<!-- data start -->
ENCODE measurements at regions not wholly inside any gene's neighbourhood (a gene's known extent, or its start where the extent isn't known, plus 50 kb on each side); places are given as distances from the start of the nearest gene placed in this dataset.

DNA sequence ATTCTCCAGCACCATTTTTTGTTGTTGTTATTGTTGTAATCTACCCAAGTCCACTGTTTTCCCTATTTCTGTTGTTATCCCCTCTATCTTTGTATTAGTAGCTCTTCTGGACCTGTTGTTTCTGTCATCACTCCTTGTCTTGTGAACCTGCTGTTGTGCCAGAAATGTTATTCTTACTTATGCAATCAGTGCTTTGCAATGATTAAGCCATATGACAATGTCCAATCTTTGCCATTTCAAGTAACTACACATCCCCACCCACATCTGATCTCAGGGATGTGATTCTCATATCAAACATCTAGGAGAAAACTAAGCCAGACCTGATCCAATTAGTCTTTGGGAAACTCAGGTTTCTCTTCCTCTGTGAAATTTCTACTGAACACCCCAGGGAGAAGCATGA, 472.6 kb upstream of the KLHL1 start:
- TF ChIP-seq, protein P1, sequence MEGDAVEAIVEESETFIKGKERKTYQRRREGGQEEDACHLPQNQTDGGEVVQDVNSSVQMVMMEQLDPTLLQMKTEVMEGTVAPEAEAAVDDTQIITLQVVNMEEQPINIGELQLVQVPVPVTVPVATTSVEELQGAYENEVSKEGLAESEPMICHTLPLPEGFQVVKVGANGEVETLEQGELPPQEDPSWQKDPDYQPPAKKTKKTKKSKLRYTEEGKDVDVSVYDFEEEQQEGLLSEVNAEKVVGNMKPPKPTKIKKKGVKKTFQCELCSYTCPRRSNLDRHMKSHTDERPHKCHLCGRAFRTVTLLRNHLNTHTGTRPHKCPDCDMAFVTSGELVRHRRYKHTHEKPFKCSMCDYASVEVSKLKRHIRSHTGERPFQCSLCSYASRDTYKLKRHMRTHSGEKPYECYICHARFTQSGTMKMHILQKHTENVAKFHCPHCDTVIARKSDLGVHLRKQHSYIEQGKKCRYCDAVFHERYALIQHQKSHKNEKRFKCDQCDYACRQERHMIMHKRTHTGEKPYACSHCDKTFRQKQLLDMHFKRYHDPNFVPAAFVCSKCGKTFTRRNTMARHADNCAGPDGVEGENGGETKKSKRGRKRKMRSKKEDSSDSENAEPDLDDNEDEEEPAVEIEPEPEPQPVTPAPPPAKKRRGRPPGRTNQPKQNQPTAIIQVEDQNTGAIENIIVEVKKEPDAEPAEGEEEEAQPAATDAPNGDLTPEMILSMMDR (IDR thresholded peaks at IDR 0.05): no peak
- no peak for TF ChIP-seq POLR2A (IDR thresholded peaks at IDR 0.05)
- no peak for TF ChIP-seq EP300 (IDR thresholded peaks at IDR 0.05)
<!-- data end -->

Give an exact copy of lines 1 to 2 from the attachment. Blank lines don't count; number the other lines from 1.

ENCODE measurements at regions not wholly inside any gene's neighbourhood (a gene's known extent, or its start where the extent isn't known, plus 50 kb on each side); places are given as distances from the start of the nearest gene placed in this dataset.

DNA sequence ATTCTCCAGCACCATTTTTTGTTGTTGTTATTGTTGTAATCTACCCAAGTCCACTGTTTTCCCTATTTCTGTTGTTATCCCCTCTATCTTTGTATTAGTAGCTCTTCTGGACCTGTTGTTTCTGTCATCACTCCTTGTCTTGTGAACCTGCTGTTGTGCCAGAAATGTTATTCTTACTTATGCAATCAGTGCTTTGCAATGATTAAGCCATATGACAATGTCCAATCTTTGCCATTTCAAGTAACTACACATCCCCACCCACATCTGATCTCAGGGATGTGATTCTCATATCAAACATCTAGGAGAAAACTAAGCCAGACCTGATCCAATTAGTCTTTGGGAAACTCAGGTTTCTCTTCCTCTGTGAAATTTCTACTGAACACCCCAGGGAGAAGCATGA, 472.6 kb upstream of the KLHL1 start: